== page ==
Catch up on stories from the past week (and beyond) at the Slashdot story archive


Forgot your password?

Comment: Re:Shame on them (Score 1) 179

by TechyImmigrant (#48947411) Attached to: Mathematicians Uncomfortable With Ties To NSA, But Not Pulling Back

So you did nothting to help the West defend itself or to defeat Soviet and Nazi power? And you think that is a good thing?

I judge those that came to the wrong decision poorly.

Pride in poor judgment is it?

I wasn't alive at that time and the world was a very different place. These days, if you live in Europe or America you are more likely to have your talents directed towards ill advised wars for the wrong reasons. If you were a French engineer developing missiles you would have found them being used against your NATO allies, casting doubt on the alliance.

The world is asymmetric. Not all choices are morally equal.

Comment: Re:How far does the taint go? (Score 1) 179

by TechyImmigrant (#48945175) Attached to: Mathematicians Uncomfortable With Ties To NSA, But Not Pulling Back

>we're talking about ivory-tower researchers whose work is mostly not applicable to either the real world or the digital one.

Actually I could do with a few hard core mathematicians. I have some very real world cryptographic implementation issues that pivot on the truth of some heavily ivory-tower-esque mathematical questions.

There are companies that can and do employ academic mathematicians and appreciate the work they do. Both large corps and small companies.

There's probably an old professor somewhere who is amazed that elliptic curves in additive groups are at the center of real world crypto battles and people really do lobby their governments over curve choice.

Comment: Re:Oh, (Score 1) 179

by TechyImmigrant (#48945143) Attached to: Mathematicians Uncomfortable With Ties To NSA, But Not Pulling Back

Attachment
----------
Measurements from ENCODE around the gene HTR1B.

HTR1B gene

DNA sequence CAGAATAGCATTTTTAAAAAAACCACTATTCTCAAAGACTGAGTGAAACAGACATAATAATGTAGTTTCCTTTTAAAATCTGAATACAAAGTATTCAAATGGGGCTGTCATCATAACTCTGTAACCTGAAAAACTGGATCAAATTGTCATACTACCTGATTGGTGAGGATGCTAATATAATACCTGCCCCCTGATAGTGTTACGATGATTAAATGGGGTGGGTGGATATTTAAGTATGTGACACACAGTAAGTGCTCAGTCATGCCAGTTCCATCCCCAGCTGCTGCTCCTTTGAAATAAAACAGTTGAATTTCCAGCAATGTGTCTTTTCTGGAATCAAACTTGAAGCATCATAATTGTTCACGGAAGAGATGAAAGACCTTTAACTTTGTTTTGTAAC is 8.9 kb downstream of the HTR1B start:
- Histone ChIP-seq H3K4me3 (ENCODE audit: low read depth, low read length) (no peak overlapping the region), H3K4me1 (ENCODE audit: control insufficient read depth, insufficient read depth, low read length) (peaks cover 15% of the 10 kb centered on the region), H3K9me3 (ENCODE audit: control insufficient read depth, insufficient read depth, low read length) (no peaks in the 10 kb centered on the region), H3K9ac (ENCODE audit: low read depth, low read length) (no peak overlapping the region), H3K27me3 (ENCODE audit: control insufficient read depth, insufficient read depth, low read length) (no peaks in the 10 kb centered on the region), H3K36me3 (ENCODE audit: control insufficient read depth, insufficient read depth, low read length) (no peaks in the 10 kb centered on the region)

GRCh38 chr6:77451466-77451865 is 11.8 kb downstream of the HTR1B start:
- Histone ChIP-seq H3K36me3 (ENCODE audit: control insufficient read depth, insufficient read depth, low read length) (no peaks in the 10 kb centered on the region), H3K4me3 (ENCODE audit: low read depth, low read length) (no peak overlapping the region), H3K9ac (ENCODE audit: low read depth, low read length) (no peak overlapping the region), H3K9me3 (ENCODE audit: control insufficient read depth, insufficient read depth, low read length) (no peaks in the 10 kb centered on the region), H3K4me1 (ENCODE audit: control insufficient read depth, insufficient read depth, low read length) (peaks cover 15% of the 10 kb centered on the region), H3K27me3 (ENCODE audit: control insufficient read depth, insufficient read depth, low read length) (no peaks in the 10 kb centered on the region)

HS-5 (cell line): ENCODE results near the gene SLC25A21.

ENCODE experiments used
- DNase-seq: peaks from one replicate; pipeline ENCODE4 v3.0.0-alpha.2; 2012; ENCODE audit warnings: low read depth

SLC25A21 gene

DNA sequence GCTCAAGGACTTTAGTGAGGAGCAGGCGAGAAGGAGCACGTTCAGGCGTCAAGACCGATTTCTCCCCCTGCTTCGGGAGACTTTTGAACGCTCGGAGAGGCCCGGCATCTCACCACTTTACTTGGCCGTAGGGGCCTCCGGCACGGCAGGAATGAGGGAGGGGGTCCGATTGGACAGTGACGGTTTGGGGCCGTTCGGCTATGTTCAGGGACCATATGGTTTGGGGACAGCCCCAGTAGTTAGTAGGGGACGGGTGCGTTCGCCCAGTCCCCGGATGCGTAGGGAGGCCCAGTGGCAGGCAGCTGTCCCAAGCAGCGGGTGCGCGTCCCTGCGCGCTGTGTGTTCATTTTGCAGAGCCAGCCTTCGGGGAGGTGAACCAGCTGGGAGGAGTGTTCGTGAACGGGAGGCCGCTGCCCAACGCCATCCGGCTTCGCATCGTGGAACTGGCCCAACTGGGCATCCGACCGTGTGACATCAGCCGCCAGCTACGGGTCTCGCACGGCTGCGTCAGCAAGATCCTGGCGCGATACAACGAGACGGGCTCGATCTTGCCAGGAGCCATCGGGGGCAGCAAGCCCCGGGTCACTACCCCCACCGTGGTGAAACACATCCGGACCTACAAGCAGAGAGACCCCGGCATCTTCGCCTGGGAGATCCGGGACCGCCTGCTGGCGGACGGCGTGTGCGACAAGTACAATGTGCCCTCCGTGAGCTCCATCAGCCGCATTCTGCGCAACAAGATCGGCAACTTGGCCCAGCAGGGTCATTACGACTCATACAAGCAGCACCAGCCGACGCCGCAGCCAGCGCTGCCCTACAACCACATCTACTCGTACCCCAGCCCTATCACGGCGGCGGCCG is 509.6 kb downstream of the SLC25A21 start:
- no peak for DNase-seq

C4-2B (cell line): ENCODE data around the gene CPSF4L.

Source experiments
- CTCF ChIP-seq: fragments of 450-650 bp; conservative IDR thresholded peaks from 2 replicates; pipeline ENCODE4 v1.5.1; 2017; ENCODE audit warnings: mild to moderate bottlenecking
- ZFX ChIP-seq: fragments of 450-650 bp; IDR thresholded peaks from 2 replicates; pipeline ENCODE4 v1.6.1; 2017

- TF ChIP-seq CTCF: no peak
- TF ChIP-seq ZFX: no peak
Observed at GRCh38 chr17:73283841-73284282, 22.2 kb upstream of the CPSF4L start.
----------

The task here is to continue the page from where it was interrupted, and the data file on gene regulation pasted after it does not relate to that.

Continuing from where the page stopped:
Ask yourself why you weren't alarmed by the dual-ec-drbg until the Snowden thing happened.

Those of us who were having to make decisions about the design and deployment of RNGs prior to Snowden were under no illusion that it wasn't backdoored and acted accordingly. The papers were published. The facts were known. Snowden added nothing but publicity and drew focus from the media.

I would express my opinion on it to anyone who's eyes wouldn't glaze over, which it approximately nobody who didn't already know. Nowadays, people ask me to explain it, because it's interesting to them, because it was in the media.

For the record, the CTR-DRBG is fine, but inefficient. The hash and HMAC-DRBGs offer less performance for more hardware or cycles. The dual-ec-drbg was horrible from any implementation angle even before you consider it was broken. So you could be justifiably suspicious of anyone choosing to implement it in place of one of the other three options. The sad thing is number theory methods offer lots of benefits, but the dual-ec-drbg has screwed the whole field. I predict that you will not be seeing an EC based PRNG in NIST or ISO or the IEEE any time in the next decade.

Comment: Re:they start YOUNG (true story) (Score 1) 179

" what are the two basic types of ciphers?" (fwiw I wasn't sure if they meant symmetric vs asymmetric or block vs stream)"

The answer they were looking for was: substitution and transposition.

Straight from the NSA activity book for kids. I have a copy. They give (or gave) them away at the museum next door.

To the systems programmer, users and applications serve only to provide a test load.